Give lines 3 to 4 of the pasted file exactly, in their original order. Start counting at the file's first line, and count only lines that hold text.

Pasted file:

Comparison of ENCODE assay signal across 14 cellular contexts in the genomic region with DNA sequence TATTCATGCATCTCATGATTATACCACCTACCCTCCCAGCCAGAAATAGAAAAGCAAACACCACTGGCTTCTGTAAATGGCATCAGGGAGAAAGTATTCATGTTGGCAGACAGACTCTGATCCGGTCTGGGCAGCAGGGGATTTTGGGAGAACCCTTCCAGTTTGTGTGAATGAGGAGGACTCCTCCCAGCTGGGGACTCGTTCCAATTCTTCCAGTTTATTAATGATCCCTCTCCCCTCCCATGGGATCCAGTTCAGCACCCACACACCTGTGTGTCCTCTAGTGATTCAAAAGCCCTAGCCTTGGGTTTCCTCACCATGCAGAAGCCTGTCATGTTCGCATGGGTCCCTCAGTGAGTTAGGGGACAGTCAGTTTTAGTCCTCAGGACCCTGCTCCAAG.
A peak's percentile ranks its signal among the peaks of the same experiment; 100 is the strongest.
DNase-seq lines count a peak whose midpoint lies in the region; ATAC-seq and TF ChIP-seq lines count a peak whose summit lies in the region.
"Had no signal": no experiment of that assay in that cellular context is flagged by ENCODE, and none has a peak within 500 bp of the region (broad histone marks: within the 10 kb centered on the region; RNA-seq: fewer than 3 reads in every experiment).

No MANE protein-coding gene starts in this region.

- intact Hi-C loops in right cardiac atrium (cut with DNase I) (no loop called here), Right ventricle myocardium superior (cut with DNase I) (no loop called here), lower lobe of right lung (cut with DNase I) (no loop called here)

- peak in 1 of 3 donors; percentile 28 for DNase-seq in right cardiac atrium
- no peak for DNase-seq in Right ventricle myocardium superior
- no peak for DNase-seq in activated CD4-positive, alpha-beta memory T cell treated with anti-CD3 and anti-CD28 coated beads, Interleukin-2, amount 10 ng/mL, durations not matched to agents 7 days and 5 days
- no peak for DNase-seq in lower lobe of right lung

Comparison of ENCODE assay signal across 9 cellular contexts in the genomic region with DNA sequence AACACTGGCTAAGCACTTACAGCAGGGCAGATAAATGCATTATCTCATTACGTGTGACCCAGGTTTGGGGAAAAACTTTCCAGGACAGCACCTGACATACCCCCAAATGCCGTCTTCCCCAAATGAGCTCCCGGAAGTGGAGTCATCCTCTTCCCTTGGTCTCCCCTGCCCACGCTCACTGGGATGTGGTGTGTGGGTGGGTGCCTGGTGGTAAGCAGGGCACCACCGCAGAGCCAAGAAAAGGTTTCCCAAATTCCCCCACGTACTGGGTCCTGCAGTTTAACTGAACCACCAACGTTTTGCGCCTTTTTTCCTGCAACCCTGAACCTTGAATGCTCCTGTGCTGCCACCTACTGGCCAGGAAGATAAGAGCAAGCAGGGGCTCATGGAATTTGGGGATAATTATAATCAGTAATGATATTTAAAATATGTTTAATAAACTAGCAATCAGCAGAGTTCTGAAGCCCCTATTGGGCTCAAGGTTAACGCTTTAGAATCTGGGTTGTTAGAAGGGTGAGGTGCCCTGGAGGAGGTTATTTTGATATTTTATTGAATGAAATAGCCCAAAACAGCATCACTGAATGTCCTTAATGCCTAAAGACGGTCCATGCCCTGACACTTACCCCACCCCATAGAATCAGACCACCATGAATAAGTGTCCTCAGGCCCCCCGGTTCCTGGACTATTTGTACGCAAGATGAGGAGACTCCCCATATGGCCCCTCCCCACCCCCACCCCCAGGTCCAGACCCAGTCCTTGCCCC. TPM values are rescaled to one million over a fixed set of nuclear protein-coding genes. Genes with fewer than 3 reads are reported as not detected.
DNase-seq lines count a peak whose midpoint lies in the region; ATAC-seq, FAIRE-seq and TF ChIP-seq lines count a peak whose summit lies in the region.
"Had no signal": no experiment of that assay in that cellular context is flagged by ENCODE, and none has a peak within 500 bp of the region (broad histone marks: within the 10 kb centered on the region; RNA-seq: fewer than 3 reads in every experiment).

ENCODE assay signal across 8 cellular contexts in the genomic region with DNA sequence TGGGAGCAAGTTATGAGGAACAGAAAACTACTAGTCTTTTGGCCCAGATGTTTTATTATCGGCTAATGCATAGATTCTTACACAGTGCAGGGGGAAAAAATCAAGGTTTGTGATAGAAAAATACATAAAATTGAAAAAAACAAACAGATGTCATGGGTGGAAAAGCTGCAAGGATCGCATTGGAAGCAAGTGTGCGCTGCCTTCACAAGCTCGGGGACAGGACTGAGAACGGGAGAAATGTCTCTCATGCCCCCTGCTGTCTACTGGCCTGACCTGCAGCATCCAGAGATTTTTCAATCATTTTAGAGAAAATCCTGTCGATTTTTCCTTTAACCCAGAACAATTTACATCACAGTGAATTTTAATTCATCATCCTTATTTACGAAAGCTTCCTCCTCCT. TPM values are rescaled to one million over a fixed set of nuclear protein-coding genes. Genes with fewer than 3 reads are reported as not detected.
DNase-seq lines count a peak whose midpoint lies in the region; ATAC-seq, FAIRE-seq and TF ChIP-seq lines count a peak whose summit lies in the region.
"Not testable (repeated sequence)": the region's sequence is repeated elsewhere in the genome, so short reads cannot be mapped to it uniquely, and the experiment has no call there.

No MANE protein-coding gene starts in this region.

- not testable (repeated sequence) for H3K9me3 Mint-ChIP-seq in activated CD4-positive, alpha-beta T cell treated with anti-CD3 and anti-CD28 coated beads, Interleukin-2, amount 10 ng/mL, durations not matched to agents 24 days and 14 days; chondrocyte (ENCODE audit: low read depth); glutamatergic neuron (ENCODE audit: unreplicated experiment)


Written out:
DNase-seq lines count a peak whose midpoint lies in the region; ATAC-seq and TF ChIP-seq lines count a peak whose summit lies in the region.
"Had no signal": no experiment of that assay in that cellular context is flagged by ENCODE, and none has a peak within 500 bp of the region (broad histone marks: within the 10 kb centered on the region; RNA-seq: fewer than 3 reads in every experiment).